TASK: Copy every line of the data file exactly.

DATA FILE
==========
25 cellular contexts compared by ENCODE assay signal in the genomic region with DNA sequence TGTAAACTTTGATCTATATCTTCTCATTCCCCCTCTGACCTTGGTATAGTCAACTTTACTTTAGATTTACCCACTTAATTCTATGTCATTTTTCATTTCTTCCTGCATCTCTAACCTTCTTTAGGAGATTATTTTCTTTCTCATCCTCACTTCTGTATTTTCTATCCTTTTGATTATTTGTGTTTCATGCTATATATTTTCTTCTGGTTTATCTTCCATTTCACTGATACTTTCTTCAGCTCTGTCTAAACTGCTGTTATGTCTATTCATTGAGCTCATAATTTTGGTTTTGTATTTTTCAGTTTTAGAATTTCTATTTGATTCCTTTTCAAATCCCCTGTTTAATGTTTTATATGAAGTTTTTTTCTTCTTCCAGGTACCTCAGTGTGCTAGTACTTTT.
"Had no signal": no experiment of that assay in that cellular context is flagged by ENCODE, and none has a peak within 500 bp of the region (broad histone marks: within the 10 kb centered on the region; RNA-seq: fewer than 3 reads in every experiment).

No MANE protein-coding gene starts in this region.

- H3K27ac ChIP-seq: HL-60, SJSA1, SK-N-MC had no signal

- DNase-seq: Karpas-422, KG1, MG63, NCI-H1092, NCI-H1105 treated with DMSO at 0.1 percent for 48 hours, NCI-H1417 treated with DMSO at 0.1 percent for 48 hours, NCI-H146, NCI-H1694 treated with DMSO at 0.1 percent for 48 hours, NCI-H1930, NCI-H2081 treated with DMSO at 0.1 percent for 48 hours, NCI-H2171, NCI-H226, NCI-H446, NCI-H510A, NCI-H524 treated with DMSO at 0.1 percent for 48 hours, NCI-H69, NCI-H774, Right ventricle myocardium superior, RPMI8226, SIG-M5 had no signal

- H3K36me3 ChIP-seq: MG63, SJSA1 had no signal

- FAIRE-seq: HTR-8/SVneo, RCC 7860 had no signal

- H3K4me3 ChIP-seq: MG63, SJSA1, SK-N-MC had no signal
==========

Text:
25 cellular contexts compared by ENCODE assay signal in the genomic region with DNA sequence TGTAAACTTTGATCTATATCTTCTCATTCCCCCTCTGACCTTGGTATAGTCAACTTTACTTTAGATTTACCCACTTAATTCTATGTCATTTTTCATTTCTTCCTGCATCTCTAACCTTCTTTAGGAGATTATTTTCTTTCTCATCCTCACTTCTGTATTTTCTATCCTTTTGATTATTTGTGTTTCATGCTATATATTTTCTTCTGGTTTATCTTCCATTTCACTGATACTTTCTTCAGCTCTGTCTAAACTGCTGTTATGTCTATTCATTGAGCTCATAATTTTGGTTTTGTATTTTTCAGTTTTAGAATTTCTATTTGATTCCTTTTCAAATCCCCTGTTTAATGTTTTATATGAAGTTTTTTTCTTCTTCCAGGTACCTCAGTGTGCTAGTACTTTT.
"Had no signal": no experiment of that assay in that cellular context is flagged by ENCODE, and none has a peak within 500 bp of the region (broad histone marks: within the 10 kb centered on the region; RNA-seq: fewer than 3 reads in every experiment).

No MANE protein-coding gene starts in this region.

- H3K27ac ChIP-seq: HL-60, SJSA1, SK-N-MC had no signal

- DNase-seq: Karpas-422, KG1, MG63, NCI-H1092, NCI-H1105 treated with DMSO at 0.1 percent for 48 hours, NCI-H1417 treated with DMSO at 0.1 percent for 48 hours, NCI-H146, NCI-H1694 treated with DMSO at 0.1 percent for 48 hours, NCI-H1930, NCI-H2081 treated with DMSO at 0.1 percent for 48 hours, NCI-H2171, NCI-H226, NCI-H446, NCI-H510A, NCI-H524 treated with DMSO at 0.1 percent for 48 hours, NCI-H69, NCI-H774, Right ventricle myocardium superior, RPMI8226, SIG-M5 had no signal

- H3K36me3 ChIP-seq: MG63, SJSA1 had no signal

- FAIRE-seq: HTR-8/SVneo, RCC 7860 had no signal

- H3K4me3 ChIP-seq: MG63, SJSA1, SK-N-MC had no signal